I looked it up and immediately decided to cancel.

From Wikipedia, "Studies from the 1970s originally estimated the risk of amniocentesis-related miscarriage at around 1 in 200 (0.5%)."  .5%? That is the exact same risk as the risk of rupture during a VBAC. I attempted a VBAC when my daughter was born and developed a thin spot. Came close to rupturing.  In the case of the VBAC the benefits outweighed the risk for me. This was different.  Not worth it.

I kept reading. "A more recent study (2006) has indicated this may actually be much lower, perhaps as low as 1 in 1,600 (0.06%)."  Better...

Then I read this. "Unlike the previous studies, the number in this study only reflects the loss that resulted from amniocentesis complications and excluded the cases when parents decided for an abortion following the test results."  Wait.  Why in the world would you not exclude those cases to begin with?  When you are talking about the risk of the test causing a miscarriage why would you include the cases in which the parents willingly chose an abortion?  Clearly that isn't caused by the test but by the choice of the parents.  If you want a study showing that the test results in a higher rate of abortions then obviously use those numbers but when you are using the study to relate a risk from the procedure itself only include cases in which the complications were related to or resulting from the actual procedure!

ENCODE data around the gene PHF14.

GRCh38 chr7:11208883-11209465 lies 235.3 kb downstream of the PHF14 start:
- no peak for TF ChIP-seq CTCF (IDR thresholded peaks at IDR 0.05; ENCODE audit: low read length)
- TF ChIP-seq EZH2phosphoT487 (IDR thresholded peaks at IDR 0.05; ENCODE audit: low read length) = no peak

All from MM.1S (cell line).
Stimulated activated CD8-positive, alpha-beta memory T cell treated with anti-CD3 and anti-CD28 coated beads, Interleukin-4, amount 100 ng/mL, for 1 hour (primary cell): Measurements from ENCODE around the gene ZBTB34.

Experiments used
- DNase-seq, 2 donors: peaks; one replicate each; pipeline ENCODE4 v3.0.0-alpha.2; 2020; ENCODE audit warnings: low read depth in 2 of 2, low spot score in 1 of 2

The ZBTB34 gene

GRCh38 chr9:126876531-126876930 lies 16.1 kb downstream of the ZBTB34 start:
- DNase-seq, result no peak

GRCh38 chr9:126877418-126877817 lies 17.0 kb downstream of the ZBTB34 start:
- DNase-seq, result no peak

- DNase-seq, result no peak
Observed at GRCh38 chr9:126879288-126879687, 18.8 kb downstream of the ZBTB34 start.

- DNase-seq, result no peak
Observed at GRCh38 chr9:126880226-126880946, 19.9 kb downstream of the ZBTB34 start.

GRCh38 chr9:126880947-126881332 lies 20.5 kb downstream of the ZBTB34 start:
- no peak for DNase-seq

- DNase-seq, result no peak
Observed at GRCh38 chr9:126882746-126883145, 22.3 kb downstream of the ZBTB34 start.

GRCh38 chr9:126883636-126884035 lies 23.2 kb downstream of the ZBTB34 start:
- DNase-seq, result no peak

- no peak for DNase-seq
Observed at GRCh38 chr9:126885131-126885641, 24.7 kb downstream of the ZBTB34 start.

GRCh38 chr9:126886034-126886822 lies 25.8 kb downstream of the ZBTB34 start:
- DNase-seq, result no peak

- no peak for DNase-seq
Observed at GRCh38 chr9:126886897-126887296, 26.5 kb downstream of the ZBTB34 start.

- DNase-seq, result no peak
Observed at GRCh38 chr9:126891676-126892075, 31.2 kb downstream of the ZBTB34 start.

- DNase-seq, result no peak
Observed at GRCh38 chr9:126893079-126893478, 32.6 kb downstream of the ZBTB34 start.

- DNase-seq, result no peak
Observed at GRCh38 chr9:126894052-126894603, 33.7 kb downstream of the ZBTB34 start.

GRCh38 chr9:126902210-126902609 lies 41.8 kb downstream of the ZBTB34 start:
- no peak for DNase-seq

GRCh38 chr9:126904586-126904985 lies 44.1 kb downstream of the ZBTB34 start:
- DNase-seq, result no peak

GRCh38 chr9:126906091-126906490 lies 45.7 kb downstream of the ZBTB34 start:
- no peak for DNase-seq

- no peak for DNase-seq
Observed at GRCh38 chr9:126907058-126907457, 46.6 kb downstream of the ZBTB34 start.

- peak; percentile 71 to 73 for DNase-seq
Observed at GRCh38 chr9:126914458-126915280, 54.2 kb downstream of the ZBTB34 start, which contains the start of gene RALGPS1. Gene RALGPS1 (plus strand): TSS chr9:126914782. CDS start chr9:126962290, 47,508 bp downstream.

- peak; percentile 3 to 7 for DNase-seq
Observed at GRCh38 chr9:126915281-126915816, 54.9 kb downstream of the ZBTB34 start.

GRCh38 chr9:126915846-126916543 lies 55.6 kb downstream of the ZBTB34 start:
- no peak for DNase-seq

Then I found this article.  Which basically said that in the more recent study there were two groups.  The group that chose an amniocentesis and the group that did not.  "About 1% of the women in both groups miscarried before 24 weeks of pregnancy."

Which brought me back to what the genetic counselor had told us.  If the rates of miscarriage were actually the same for both groups, then can you actually blame the test itself for any miscarriages?

So I made the decision to go forward with the test.  If the risk was actually small if really any, and the resulting information could in any way help my baby, I would go forward.

On Tuesday I went in and had a gigantic needle (so I hear, I didn't look) inserted into my stomach.  Amniotic fluid was drawn and sent away for genetic testing.